Book Review: Why I Left Goldman Sachs

book cover imageSmith, Greg. Why I Left Goldman Sachs : a Wall Street Story. Grand Central Publishing, 2012.

In summer 2012, 13 Fuqua students, including 7 interns, began their careers at Goldman Sachs.  Congratulations to these students for securing a place in the world’s most prestigious bank.  At the same time, it is too bad that these students began their internships and permanent appointments several months before Greg Smith’s book Why I Left Goldman Sachs was published.  It is regrettable because Smith’s book, a chronicle of his 12 years at Goldman 2000-12, is a day-to-day account of what it is like to be hired and to work at the investment bank.  While the book was not written to be a useful introduction, it achieves that purpose admirably.

Smith begins his book as an intern at Open Meeting at Goldman.  Open Meeting is a boot camp for summer interns in the sales and trading program and Smith shows the reader how to navigate them successfully, to impress the partners and to secure an offer for a permanent position.  In addition, Smith details specific steps to cultivate relationships with mentors or “rabbis” so an intern can convert the summer internship into a permanent position.   He describes the firm, and its organization, processes and protocols. And he offers strategies for negotiating the company, all with a level of detail that would be most helpful to anyone beginning their career at Goldman.

Much of the book is written as a memoir.  Smith was a 1st year analyst on 9/11/2001, taking a qualifying exam in Midtown when he learned about the twin towers.   During his first year, he describes his first trade, his relationships with coworkers, managers and partners, and later the market meltdown in 2008.  Brilliant, focused and competitive, he works hard and for long hours.  He is promoted several times until he is Vice President, head of the U.S. equity derivatives business in Europe.  Yet ultimately, this is a story of disillusionment.  He writes that somewhere between 2000 and 2012, the firm lost its way.  When he begins his internship in 2000, he is convinced that the culture of Goldman Sachs is one of truthfulness, resourcefulness and collaboration — one acts in the best interest of the client.  By the end, he understands that the firm is only facilitating trades between large institutional investors, generating optimum profits for the partners and harming the global financial system in the process.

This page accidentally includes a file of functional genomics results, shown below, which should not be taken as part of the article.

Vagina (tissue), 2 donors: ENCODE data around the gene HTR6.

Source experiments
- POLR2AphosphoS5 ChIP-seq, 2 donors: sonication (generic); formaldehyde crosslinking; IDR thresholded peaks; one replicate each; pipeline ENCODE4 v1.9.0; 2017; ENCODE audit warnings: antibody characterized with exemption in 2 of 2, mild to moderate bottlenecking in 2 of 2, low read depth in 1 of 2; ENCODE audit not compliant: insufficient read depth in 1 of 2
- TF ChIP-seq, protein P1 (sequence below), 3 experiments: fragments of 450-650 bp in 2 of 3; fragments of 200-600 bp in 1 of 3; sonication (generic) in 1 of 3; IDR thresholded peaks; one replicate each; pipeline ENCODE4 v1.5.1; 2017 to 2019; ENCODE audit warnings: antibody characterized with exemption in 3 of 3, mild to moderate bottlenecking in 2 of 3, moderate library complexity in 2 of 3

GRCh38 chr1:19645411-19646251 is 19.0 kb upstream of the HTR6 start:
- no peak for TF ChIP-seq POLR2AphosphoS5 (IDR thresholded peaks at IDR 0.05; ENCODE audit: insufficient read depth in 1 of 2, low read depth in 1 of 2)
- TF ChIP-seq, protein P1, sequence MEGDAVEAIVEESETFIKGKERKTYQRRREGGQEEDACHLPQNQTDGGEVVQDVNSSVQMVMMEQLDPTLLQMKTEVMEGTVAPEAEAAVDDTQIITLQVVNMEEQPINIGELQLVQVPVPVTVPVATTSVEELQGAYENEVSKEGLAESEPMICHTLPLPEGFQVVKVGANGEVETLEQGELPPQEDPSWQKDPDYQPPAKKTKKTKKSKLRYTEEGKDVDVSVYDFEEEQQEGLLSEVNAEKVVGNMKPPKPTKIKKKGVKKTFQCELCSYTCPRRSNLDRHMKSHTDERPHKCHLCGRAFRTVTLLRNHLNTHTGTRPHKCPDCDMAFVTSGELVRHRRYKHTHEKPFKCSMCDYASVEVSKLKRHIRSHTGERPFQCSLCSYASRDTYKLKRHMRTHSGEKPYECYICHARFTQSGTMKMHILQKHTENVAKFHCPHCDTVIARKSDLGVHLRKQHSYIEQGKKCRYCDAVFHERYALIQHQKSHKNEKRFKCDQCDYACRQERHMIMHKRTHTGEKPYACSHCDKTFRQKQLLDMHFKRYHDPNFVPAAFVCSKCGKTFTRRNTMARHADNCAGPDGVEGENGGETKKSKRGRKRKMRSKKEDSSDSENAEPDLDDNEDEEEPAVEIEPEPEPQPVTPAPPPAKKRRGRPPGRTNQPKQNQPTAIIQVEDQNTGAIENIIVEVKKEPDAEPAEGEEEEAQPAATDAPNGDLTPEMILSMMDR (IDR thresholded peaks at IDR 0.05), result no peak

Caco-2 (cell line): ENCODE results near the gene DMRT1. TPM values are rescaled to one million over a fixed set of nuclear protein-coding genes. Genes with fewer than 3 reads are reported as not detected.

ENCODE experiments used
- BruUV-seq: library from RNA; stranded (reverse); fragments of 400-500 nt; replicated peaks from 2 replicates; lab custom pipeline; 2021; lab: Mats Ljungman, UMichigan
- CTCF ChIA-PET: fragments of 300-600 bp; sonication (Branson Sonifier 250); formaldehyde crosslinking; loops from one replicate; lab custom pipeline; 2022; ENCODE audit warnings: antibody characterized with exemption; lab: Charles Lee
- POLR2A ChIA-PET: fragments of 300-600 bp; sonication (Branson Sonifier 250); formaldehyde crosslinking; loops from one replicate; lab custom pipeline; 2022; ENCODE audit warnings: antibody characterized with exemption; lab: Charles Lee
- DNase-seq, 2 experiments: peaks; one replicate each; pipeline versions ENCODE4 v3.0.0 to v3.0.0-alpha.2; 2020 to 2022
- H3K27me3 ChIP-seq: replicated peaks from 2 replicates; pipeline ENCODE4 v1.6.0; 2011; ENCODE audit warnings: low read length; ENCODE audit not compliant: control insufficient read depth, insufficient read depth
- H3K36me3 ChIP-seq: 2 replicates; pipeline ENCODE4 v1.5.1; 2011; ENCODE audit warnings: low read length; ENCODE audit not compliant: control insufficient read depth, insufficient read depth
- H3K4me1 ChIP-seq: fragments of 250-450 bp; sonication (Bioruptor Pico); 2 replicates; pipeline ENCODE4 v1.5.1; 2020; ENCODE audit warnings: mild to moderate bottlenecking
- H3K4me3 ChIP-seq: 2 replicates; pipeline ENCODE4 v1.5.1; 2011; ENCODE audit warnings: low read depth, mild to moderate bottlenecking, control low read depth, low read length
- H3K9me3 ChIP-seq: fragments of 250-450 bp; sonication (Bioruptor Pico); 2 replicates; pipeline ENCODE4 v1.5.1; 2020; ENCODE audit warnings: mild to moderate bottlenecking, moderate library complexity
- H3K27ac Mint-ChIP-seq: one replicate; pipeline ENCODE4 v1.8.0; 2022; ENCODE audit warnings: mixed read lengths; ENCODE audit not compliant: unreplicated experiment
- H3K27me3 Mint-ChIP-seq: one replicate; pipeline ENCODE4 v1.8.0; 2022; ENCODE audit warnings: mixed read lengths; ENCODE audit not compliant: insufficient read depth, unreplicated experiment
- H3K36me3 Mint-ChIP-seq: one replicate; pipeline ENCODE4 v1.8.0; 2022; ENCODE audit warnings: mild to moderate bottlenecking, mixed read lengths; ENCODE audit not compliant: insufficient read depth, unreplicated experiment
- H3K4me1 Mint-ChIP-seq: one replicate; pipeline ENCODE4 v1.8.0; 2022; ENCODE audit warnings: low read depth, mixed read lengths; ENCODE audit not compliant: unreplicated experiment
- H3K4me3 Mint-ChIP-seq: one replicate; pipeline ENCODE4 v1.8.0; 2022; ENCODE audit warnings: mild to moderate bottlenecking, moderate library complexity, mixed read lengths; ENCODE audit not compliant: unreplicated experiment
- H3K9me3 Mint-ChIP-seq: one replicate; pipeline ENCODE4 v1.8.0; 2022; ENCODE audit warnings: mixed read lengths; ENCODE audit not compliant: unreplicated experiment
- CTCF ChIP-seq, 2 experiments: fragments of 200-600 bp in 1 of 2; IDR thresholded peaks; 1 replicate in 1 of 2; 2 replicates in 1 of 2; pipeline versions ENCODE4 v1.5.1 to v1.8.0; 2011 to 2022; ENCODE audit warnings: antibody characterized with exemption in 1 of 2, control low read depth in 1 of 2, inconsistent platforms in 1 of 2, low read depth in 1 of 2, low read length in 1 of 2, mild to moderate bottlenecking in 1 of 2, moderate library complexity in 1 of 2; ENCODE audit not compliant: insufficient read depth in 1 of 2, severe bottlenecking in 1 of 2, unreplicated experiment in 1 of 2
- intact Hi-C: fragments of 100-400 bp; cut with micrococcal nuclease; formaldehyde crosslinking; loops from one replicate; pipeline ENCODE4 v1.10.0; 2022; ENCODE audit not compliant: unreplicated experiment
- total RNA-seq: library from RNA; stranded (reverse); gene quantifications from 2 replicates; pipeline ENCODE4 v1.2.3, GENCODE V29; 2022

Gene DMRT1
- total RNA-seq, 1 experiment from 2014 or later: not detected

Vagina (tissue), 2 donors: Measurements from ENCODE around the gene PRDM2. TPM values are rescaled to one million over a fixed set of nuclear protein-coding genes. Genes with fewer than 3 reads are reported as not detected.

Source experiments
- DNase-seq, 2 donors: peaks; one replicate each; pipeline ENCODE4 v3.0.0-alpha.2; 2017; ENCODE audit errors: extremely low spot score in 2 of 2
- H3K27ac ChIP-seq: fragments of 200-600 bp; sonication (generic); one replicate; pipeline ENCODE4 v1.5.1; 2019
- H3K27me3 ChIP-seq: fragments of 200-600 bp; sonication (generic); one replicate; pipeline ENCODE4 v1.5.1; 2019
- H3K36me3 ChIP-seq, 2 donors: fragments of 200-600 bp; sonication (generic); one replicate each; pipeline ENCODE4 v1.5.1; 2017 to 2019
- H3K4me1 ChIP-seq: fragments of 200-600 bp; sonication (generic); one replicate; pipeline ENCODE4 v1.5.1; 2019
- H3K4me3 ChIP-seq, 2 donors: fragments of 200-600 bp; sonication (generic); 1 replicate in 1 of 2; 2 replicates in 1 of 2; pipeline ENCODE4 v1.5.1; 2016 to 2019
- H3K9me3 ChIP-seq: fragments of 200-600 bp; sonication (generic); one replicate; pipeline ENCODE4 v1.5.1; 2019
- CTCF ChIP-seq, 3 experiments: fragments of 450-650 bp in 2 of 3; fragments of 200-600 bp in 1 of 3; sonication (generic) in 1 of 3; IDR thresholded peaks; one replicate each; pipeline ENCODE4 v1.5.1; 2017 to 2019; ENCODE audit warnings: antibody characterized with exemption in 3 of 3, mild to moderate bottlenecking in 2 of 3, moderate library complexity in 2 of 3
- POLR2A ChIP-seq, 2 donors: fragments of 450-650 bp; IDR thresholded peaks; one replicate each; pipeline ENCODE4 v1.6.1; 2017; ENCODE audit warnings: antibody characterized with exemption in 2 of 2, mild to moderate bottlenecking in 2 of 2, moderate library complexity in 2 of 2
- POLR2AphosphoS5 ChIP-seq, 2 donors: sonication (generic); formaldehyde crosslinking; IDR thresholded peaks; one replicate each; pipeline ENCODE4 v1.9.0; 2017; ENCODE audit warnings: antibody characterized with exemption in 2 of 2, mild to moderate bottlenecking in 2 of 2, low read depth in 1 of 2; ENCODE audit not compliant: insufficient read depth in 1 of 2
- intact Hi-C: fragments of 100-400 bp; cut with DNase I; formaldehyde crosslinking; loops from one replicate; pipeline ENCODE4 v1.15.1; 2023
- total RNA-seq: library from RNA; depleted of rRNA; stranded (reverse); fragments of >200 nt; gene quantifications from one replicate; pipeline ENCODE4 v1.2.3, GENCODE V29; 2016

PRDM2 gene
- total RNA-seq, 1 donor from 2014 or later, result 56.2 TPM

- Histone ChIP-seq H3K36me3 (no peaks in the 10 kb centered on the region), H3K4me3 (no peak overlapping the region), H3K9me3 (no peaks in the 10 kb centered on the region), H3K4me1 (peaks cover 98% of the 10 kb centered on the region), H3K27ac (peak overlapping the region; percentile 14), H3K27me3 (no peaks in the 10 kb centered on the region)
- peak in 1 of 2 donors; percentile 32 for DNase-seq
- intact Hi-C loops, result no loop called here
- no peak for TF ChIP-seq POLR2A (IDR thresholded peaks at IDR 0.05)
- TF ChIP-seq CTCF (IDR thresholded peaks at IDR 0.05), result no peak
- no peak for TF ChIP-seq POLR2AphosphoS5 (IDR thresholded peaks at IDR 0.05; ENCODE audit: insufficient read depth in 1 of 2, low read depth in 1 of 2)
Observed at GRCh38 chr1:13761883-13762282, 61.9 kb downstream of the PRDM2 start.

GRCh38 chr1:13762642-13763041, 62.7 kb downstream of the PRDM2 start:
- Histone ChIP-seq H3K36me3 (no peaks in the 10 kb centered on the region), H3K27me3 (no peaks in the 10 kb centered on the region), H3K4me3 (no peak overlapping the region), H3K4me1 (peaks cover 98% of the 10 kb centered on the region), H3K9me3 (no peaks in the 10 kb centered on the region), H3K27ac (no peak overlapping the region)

There has been a backlash against this book even though it is well written and it rings true.  This may result from the manner in which Smith reveals his accomplishments.  He competed on the South African team at the Maccabiah Games at age 14, which he calls “one of the five largest sports gatherings in the world.”  He earned a full scholarship to Stanford University as an international student from South Africa and lets readers know that only 1% of international students who apply are offered those scholarships. He tells us that only 2.2% of undergraduates who apply for summer internships at Goldman get an offer, and only 40% of interns are offered permanent positions at Goldman for the following year.  This style of writing is somewhat off-putting.

Nonetheless, this book is clearly written and provides information useful to students interested in careers on Wall Street, especially the 15 or so Fuqua students who have accepted offers from Goldman Sachs.  A quick and easy read, this book is also accessible to others interested in the dealings on Wall Street.  Smith is the author of the notable NYT article of the same name that appeared on March 14, 2012 and drew millions of responses worldwide.

© Reviewer: Meg Trauner & Ford Library – Fuqua School of Business.
All rights reserved.

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